On March 8, 2019, First Appraisal Group was paid $5,000 for an appraisal of the 320 W. 8th Street property. And on April 19, 2019, Gilbert S Mordoh & Co. was paid $2,500 for an appraisal of the property.
The “description” field for the transaction under which Mordoh was paid for its appraisal includes the note “Res. 18-63”
If that note is a reference to the Bloomington RDC’s Resolution 18-63, then it’s not clear how the payment for Mordoh’s appraisal could have been made under the authorization of that resolution. The RDC’s Resolution 18-63 gives authorization for up to $50,000 for appraisals—but it’s for property located near Switchyard Park. The Showers building is over a mile away from the closest edge of Switchyard Park.
[Added on July 23, 2020 at 10:04 a.m. As part of the initial news release from the city of Bloomington on Friday a week ago, the idea of relocating the administrative headquarters for the fire and police departments was included as part of a planned expansion of city hall.
The news release described the impetus for the move from existing fire and police facilities as the June 2021 downtown flood, which damaged the fire headquarters on 4th Street and the police headquarters on 3rd Street. According to the news release, rehabbing existing buildings is “inadvisable” due to cost and the risk of future flood risk.
About those existing fire and police facilities, the news release states, “Plans for the current police and fire buildings, at 220 E Third Street and 300 E 4th Street respectively, will be determined at a later date.”
Selling the police headquarters building looks like it has been an option weighed by the administration before last year’s flood, as long as three years ago, based on the fact that appraisals were done on the property in 2019.
On May 31, 2019 Gilbert S Mordoh & Co. was paid $2,500 for an appraisal of 220 East 3rd Street, which is the property where Bloomington’s police department is headquartered. And on Nov. 17, 2019, First Appraisal Group was paid $2,700 for the appraisal of the same property.]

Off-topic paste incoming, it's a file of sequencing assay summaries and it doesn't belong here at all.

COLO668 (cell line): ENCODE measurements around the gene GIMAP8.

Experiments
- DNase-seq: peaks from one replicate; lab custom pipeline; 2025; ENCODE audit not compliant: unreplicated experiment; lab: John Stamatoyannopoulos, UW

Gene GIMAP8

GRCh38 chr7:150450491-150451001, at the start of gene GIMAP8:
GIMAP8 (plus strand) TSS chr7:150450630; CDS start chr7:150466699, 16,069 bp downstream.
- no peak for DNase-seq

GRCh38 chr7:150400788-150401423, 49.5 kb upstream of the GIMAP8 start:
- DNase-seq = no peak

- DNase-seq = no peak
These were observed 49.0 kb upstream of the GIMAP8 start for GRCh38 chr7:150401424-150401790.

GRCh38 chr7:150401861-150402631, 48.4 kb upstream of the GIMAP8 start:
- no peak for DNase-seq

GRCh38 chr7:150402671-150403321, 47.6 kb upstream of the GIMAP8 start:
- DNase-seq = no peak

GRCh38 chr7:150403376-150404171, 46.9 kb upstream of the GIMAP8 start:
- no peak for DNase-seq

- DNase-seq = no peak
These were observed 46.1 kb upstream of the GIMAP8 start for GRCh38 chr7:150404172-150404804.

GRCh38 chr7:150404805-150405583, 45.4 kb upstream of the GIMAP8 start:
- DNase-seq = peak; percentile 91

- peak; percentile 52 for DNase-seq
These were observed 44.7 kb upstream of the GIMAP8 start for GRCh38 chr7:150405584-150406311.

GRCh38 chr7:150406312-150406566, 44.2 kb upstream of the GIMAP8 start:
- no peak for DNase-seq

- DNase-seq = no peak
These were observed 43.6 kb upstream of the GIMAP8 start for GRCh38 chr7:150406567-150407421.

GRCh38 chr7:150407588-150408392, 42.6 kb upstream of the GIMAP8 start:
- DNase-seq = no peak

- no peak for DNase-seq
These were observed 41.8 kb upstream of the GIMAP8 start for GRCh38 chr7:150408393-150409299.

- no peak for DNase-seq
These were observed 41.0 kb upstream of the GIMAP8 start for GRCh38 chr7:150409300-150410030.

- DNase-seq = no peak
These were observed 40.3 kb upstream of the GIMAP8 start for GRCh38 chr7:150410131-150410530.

|First Appraisal Group, INC||27||$73,950|
|Figg (Figg Appraisal Group), Richard S||18||$43,200|
|Gilbert S Mordoh & Co., INC||16||$38,500|
|Monroe Owen Appraisal, INC||15||$64,210|
|Pfrommer Appraisal, INC||1||$350|
|Goldin (Goldin Appraisal Group, Jeffrey A||1||$1,075|
|Environmental Hazards Services, LLC||1||$100|
4 thoughts on “Property acquisition notebook: Appraisals of former Showers building, also done 3 years ago”
Keep investigating this Dave. There is some corruption going on. I don’t know how the deputy mayor’s company can broker a deal and him say he had no hand in it, and I don’t know how the RDC can use LIT money to buy said property, or why they would pay so much over the appraisal value. Someone is getting the pockets lined. I hope you uncover who it is.
The Deputy Mayor’s company didn’t broker the deal. The companion article stated that the asking price was much higher and CFC wouldn’t accept the appraisal price, so the offer was higher than appraisal but lower than asking price
I could set an asking price for my home that was over the moon, but loan originators generally loan to appraisal value. Such a large difference between appraisals and purchase price raises questions that should be answered in greater depth–all the more so when public money is involved. Thanks for exploring this, Dave.
where does the 10.02 million dollars come from?